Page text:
So many of us love that area around the North Fork of the American River. If the dam were completed, up to fifty miles of richly forested valleys would have been flooded up to the base of some of the best skiing in the world, like Squaw Valley. The lake’s modulating effect on weather would mean even less snow. The wildness of that area would have gone extinct. When that happens, the wildness goes out of us. The rivers are our veins. Our spirit flourishes when we are kayaking, hiking, playing, meditating there, or even thinking about that sacred river.
I started talking with thirty people in the Auburn area. We all agreed on the image of the river running wild and free. That image became our shared visualization. We agreed to take a few cleansing breaths to interrupt the pattern any time we heard about the dam, read about it in the news, or even thought about it. The object was to keep our focus on the image of our beautiful river running wild and free, no matter what we heard or read about the dam. Those people recruited others until there were more than a hundred people keeping their focus on the image of the American River’s North Fork running wild and free.
Fear-based intentions only increase arithmetically (one plus one plus one is three). The power of shared intention increases logarithmically, especially when powered by loving feelings. Their numbers multiply times the third power. That meant one hundred people, multiplied by one hundred, and that total multiplied by one hundred. That adds up to the power of a million people. That’s a lot of power of shared intention.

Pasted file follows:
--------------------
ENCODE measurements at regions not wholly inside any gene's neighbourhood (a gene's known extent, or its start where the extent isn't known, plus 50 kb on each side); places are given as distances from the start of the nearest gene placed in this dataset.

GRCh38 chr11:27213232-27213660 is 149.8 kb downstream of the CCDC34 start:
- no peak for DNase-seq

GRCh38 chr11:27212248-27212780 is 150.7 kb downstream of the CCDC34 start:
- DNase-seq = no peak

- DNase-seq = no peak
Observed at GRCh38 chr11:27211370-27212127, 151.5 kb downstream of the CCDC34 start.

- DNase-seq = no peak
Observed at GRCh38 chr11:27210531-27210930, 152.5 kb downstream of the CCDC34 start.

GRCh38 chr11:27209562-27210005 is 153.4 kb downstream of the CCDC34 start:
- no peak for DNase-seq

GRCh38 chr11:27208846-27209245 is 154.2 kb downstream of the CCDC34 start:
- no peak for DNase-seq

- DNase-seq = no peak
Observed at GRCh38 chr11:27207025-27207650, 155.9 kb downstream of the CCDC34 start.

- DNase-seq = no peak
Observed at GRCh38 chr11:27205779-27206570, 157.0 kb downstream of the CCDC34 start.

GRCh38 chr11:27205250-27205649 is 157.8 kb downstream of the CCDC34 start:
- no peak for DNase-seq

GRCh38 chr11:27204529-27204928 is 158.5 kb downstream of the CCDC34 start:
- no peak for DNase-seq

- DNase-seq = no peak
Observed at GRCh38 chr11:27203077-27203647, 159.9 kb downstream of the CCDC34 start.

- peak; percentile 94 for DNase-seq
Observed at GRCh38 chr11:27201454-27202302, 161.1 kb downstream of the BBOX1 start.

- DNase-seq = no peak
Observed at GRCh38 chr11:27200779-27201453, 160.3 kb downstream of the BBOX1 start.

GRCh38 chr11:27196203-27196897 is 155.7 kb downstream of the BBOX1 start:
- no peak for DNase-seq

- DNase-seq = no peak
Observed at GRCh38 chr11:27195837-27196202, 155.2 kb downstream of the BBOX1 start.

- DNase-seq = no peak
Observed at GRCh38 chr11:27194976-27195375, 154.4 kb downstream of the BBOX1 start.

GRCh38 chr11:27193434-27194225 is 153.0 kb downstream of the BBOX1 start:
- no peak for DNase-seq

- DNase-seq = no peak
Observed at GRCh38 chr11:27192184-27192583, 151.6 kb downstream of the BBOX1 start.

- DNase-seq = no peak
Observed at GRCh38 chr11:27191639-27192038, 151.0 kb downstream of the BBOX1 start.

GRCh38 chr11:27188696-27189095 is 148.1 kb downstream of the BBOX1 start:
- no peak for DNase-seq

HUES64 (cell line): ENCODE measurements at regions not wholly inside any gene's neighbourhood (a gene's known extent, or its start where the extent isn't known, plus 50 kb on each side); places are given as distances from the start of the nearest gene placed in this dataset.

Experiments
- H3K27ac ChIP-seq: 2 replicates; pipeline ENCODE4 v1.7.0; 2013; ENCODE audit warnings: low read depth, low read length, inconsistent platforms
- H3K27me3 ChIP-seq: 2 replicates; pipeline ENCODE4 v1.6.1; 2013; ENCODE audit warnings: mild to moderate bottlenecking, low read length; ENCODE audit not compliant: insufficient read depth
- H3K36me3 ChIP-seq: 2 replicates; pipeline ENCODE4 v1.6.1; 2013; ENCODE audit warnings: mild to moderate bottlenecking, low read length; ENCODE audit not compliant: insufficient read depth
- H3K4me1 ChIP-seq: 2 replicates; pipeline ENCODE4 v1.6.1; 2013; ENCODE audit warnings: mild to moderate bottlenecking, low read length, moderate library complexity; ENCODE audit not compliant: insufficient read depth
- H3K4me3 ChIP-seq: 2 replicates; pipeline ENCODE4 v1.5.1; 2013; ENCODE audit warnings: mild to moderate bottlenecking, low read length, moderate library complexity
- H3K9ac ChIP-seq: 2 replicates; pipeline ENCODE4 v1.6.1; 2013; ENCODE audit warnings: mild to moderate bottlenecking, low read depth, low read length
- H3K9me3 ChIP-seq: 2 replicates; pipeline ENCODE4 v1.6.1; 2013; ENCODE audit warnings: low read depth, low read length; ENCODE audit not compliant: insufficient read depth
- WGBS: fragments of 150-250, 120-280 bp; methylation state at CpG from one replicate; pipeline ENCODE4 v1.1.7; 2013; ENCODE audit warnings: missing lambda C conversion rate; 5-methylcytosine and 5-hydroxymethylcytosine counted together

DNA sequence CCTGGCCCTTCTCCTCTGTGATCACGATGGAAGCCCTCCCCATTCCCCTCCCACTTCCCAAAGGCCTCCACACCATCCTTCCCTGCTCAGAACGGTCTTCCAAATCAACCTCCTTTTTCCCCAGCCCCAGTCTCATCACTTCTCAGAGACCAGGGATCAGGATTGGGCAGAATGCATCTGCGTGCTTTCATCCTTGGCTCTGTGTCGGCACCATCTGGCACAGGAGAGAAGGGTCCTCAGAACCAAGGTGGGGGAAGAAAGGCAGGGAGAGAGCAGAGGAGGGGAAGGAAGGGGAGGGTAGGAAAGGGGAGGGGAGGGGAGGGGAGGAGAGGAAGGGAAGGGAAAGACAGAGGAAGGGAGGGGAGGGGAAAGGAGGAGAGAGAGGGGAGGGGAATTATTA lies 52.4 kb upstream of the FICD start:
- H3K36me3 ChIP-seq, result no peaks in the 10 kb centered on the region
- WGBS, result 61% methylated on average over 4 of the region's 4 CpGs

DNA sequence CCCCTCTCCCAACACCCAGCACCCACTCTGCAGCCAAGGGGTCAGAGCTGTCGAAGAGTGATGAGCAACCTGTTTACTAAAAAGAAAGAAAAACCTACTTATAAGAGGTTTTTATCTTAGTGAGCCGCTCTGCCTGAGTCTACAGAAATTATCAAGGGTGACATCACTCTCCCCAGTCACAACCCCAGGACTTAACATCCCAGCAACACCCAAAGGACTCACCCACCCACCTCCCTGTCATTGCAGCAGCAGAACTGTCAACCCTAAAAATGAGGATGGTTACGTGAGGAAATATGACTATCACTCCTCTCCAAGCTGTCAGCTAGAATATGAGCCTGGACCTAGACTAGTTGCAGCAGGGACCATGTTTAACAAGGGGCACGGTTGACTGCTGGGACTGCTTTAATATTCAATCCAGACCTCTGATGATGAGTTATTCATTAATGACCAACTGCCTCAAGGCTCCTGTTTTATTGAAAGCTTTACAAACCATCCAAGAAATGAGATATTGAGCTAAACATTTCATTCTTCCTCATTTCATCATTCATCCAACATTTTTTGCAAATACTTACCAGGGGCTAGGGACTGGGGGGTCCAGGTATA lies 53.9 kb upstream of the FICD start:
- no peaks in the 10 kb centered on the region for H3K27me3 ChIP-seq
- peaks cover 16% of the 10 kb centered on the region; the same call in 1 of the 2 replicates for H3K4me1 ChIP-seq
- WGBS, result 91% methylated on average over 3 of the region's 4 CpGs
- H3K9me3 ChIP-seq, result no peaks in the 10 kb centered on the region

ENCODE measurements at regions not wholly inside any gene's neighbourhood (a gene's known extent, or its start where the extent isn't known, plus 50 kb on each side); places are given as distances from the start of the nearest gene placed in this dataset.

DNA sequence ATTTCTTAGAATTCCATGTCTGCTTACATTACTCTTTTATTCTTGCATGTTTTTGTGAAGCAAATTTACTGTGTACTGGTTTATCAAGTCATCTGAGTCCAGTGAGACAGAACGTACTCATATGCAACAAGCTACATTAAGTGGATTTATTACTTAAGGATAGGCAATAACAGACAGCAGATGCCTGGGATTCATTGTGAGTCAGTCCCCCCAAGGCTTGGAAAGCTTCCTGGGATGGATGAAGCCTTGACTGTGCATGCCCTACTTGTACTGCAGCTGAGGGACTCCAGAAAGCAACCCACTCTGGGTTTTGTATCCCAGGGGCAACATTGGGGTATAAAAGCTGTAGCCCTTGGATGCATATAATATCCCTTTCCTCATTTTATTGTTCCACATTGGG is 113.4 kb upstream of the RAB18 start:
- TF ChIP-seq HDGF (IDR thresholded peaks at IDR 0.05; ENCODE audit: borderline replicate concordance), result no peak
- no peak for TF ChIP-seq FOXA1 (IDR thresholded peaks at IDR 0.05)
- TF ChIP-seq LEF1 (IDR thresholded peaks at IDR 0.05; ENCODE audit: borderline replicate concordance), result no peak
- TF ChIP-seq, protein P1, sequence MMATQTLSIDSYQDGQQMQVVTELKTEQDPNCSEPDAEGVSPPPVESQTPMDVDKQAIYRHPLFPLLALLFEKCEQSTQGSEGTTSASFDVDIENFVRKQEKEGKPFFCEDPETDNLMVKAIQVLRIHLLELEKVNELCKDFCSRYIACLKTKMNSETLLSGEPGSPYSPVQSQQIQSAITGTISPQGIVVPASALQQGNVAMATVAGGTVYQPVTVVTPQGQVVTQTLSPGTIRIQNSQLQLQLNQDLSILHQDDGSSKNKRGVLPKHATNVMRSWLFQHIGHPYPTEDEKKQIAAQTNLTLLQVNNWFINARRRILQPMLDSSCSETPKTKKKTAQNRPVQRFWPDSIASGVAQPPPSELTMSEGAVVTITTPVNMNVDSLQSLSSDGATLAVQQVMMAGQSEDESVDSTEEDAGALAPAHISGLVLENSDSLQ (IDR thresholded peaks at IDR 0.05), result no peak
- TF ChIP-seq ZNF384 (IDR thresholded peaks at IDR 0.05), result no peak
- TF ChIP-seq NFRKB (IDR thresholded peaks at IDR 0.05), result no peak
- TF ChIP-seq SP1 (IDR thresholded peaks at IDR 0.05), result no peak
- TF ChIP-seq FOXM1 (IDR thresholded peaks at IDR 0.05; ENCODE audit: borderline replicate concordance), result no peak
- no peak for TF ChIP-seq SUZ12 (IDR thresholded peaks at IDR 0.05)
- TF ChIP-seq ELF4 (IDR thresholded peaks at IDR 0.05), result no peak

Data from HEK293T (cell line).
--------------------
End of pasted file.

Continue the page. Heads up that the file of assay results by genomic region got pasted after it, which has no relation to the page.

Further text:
Early that spring of 1984, we had a major storm the newscasters called the “pineapple express.” Where I live in Grass Valley got eleven inches of rain per day for two days. That was followed by nine inches a day for the next nine days. That’s a lot of water. By the fifth day the low parts of the roads in our county had become creeks. I had to ford five creeks every morning and afternoon to get to my office and home.
About a three-hundred-yard-long section of the heavily-treed Highway 49 gave way and slid down into the American River. Trees washed down and clogged up the dam’s secondary bypass system. The floodwaters rose up over the top of the earth-filled dam they had built so far. Then the awesome power of all that water washed the dam away. Yes!
Two months later, the Army Corps of Engineers issued a scathing report, outlining significant reasons why that ill-fated dam was a bad idea. Their main issue was that both sides of the earthen dam were anchored into cancellous rock that could easily fail under sufficient pressure. The unstable rock, on both sides of the river where the dam was anchored, went back as far as they could measure.
The report said that if the dam failed at anywhere near capacity—a distinct possibility—the downriver flood would devastate most of Sacramento. A wave up to forty feet high would have hit the state capitol in downtown Sacramento, causing an epic flood, killing many thousands of people.
South Yuba River Citizen’s League (SYRCL) and Friends of the River formed up later that same year to protect the Yuba and American Rivers. Now questionable Environmental Impact Reports are completely scrutinized. The river is safer now because of the power of shared loving intention. This is an example of the power we have when we focus it positively.
As more groups of people achieve critical mass, whole new realities will emerge. All throughout history there has never been as many people waking up as there are now. Not ever! All change happens at the grassroot level. Change always starts with small groups of people deciding what needs to exist and keeping focus on the outcomes they desire. Government and the media will always be at the trailing edge of those changes.